Two groups generate the highest levels of opposition to immigration, the authors write:
We find that the archetype of the “undocumented Latino man” should increase the probability of wanting to decrease immigration flows by 38 points, plus or minus 7 points. This archetype is joined near the bottom by “the rainbow undocumented immigrant” – “from all parts of the world” – which increases this probability by 29 points.
The authors identify those survey respondents who are most resistant to immigration:
These respondents are the oldest of all classes and possess many of the traits typical of conservative whites in the South. Many live in small towns or rural areas in the southern United States and identify as Republicans. In addition, many of them are retirees with little education. Interestingly, these respondents live in the least diverse communities compared to all other classes, judging by the presence of few immigrants and ethnic / racial minorities in their postal codes, which highlights the subjective nature immigrant archetypes.
A forthcoming article in the Annals of the American Academy of Political and Social Science, “Intervening in Anti-Immigrant Sentiments: The Causal Effects of Factual Information on Attitudes Toward Immigration,” by Maria Abascal, Tiffany J. Huang and Van C. Tran , Sociologists from NYU, University of Pennsylvania and CUNY reveal an additional hurdle faced by pro-immigration Democrats.
The authors conducted a survey in which they explicitly provided information refuting negative stereotypes of the impact of immigrants on crime, tax burdens and employment. They found that respondents, in many cases, changed their views of immigrants from more negative to more positive ratings.
But the changes in a liberal policy direction have been short-lived at best: “In short,” Abascal, Huang and Tran wrote, the effects of stereotypical information “on beliefs on immigration are more durable than the effects on immigration strategy preferences, which themselves degrade rapidly. These results recommend caution when deploying factual information to change attitudes towards immigration Politics. “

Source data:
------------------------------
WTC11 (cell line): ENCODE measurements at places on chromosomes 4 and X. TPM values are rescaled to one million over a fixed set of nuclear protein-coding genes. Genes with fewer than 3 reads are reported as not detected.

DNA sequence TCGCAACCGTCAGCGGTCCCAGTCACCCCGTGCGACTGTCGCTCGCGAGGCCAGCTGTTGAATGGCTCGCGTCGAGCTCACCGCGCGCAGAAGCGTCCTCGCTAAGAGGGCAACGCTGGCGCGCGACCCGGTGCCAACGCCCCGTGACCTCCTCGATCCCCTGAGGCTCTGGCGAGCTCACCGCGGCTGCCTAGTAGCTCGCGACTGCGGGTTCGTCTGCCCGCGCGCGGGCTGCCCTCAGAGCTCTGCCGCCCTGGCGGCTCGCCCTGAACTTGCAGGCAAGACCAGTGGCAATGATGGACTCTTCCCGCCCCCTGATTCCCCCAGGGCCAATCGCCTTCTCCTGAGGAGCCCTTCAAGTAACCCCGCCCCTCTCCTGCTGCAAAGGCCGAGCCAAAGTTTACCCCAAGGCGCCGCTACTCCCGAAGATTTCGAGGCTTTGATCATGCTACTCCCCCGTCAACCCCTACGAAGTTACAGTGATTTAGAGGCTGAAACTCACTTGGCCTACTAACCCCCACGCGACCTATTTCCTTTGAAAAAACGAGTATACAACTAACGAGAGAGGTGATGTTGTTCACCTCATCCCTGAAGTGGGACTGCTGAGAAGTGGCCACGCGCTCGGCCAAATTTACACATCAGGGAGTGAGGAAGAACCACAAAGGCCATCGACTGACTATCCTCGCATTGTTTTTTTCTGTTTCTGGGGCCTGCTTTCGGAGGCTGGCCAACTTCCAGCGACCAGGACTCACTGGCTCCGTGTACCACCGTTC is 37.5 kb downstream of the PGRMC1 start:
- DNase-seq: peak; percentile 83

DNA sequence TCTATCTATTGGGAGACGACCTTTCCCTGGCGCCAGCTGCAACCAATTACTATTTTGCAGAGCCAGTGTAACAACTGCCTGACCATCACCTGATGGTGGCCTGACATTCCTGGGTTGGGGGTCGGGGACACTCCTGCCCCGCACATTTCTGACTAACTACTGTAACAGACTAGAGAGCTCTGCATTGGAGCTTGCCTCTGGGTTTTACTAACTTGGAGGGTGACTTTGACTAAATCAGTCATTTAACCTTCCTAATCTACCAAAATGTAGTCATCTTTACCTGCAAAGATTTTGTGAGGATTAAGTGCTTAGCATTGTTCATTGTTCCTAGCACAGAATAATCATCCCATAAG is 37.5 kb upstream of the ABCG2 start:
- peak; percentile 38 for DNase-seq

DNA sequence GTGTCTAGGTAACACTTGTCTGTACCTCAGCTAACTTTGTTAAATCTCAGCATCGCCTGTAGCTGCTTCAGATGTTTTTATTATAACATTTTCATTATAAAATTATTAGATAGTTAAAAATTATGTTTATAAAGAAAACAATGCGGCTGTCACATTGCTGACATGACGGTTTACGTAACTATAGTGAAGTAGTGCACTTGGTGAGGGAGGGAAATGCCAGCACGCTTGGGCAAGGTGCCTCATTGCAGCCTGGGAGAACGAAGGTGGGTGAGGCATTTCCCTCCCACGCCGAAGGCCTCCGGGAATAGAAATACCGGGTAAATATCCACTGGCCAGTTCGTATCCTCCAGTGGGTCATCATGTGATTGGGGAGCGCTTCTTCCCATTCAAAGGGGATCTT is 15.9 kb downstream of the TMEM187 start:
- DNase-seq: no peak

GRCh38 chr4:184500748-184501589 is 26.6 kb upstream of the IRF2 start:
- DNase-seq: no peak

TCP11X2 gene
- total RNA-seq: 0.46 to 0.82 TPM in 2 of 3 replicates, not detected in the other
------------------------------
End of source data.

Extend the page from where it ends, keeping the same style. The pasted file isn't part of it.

The conservative shift to the right on immigration policy raises another question. The Republican Party was once the party of big business and the party that supported immigration as a source of cheap labor. What happened to make it the anti-immigration party?
Margaret E. Peters, political scientist at UCLA and author of the 2017 book, “Trading Barriers: Immigration and the Remaking of Globalization,” says American businesses’ need for cheap labor had diminished before the advent of Trump, and that this decline opens the door for Republican politicians to campaign on anti-immigrant themes.
In a March 2020 article, “Integration and Disintegration: Trade and Labor Market Integration,” Peters succinctly describes the process:
The decision to remove barriers to trade in goods and capital flows has had profound effects on immigration. Trade has resulted in the closure of businesses in developed countries that depend on low-skilled labor. When these businesses closed, they took their support for low-skilled immigration with them. The movement capacity of capital has intensified this trend: whereas in the past companies had to bring labor to their capital, they can now bring their capital to labor. Once these companies move, there is little incentive for them to fight for immigration to their country. Finally, increased productivity, both as a product and in response to globalization, has allowed companies to do more with fewer workers, again decreasing immigration demands. Together, these changes have resulted in a decrease in corporate support for immigration, allowing politicians to move to the right on immigration and pass restrictions to appease anti-immigration forces.